The sharp recent decline in the value of the euro has convinced a large number of Americans that they can now consider not simply a short, inexpensive trip to a single European city, but a longer trip of three or more weeks to a number of European nations. I couldn’t be happier about that realization, since I value the benefits of widespread European travel.
But such a trip should be undertaken in the right fashion, and with an understanding of the rewards that the right kind of European travel can bring about.
The ability to take a multi-nation tour of Europe used to be confined to young aristocrats traveling with a manservant in charge of several large trunks of clothing. We now are the first generation in human history to enjoy the same experiences without the advantage of great wealth, but simply on ordinary incomes.
That gift - and it is a gift - should not be wasted on superficial travel arrangements designed by commercial hucksters; it should be accompanied by advance reading, an open mind, a sincere desire to understand the lifestyles and beliefs of other people, an urge to witness some of the greatest accomplishments of earlier generations - and also their many mistakes.
Europe provides these lessons to an extraordinary extent. It is like a vast open-air museum - a treasure house of art, music, drama, dance, literature, science, philosophy and architecture - whose many museums and theatres, historic homes, structures, schools and more are alone a reason to visit. If you should doubt the importance of those cultural treasures, you need only review in your mind the European greats who surely outnumber their past or present counterparts in other parts of the world, and have shaped our own outlooks and tastes.
Again, if you should doubt the above assertion, simply review in your mind such Europeans as Beethoven, Mozart and Verdi; Rembrandt, Rubens and Picasso, Madame Curie and Louis Pasteur, Rousseau, Immanuel Kant and Voltaire, Dante and Cervantes, Augustine and Luther, Wittgenstein and Bertrand Russell, Albert Einstein and Sigmund Freud. We go to Europe, among other reasons, to reflect on its extraordinary history of cultural achievement, and to steep ourselves in the masterpieces Europeans have created.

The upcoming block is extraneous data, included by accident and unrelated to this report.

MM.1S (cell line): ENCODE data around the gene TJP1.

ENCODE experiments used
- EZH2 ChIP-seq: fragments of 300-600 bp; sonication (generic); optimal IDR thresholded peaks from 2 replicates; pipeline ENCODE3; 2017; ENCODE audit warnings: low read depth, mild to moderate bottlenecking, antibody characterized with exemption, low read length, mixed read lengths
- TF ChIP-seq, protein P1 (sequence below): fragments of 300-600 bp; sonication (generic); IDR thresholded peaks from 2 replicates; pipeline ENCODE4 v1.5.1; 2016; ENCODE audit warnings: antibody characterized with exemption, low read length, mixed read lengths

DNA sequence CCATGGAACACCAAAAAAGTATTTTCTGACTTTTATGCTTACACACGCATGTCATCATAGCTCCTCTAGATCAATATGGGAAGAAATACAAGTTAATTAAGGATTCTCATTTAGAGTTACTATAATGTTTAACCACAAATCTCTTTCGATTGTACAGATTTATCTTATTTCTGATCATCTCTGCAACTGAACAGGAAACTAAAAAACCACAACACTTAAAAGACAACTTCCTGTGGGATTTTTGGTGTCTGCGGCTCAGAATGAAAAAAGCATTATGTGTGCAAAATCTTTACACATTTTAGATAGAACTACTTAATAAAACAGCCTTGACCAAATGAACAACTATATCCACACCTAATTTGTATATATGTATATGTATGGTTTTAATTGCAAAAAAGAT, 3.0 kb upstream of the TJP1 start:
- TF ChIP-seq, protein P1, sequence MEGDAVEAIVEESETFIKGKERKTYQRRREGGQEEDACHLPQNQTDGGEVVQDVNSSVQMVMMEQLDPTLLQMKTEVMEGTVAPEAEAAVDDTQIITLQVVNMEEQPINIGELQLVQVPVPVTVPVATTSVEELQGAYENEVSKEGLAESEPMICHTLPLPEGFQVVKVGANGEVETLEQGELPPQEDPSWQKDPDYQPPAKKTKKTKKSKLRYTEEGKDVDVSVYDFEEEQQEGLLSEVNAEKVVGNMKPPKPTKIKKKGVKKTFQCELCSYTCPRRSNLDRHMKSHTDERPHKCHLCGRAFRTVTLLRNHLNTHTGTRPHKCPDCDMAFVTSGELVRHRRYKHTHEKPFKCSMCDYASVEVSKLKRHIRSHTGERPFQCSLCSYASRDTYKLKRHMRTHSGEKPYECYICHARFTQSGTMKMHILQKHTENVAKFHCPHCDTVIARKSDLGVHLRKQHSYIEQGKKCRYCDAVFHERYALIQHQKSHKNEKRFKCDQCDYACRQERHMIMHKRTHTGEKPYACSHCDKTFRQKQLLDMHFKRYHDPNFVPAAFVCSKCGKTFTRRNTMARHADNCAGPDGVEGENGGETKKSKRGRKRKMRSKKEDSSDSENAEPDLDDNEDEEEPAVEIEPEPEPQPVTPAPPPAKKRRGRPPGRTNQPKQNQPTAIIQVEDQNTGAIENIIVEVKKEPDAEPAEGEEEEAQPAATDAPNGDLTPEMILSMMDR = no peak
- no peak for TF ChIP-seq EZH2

We also go to Europe for a reason that many will cite as important but other die-hards will angrily reject. We go to Europe to observe, judge and learn from the many social and political policies that Europeans as a whole have almost universally adopted, and that should be considered - even by enemies of the European approach - in order to choose smart social and political policies at home.
I’m not saying that life in Europe is better than elsewhere, but there are areas in which it can be legitimately claimed or denied that the Europeans have achieved the world’s highest quality of life. Studying those claims through first-hand contact with Europe - perhaps discussing them with Europeans - is another major opportunity in a multi-nation tour of that continent.
In what areas of life would most Europeans claim they have reached a better place than the rest of us? For one, longevity in Europe is among the highest in the world, reaching an average lifespan of 82 or 83 years in at least a dozen major European nations, as compared with 79 years in the United States. (Nearly every European nation extends universal, free health care to all its citizens, perhaps the basis for its longevity record). Europe has a larger and healthier segment of small businesses than we have in the United States, a far smaller percentage of teenage pregnancies, less HIV and AIDS, far less economic inequality than in the U.S., greater social and economic mobility from one class to another, a far greater percentage of workers belonging to unions, and most Europeans - as I have endlessly pointed out at Frommers.com - enjoy one full month of paid vacation per year, in addition to many more holidays with pay.
In a recent article in the electronic magazine Salon.com, analyst Alex Henderson has pointed to numerous other areas in which Europeans enjoy a higher quality of life than in virtually every other continent, including North America, in addition to citing the advantages I have listed above. Among those benefits are lengthy and paid maternity leave, free university tuition and far too many other humane programs to list.
I’m not asserting that you should accept these opinions about the quality of life in Europe, but the citizens of every other country (including America) owe it to themselves to witness and judge the relatively uniform social and political policies in nearly every nation of Western Europe. And this you can do by undertaking a wholly independent tour of Europe in which you can interact with, and speak with, the Europeans, as only an independent tourist can do.
Arthur Frommer is the pioneering founder of the Frommer’s Travel Guide book series. He co-hosts the radio program, The Travel Show, with his travel correspondent daughter Pauline Frommer. Find more destinations online and read Arthur Frommer’s blog at frommers.com.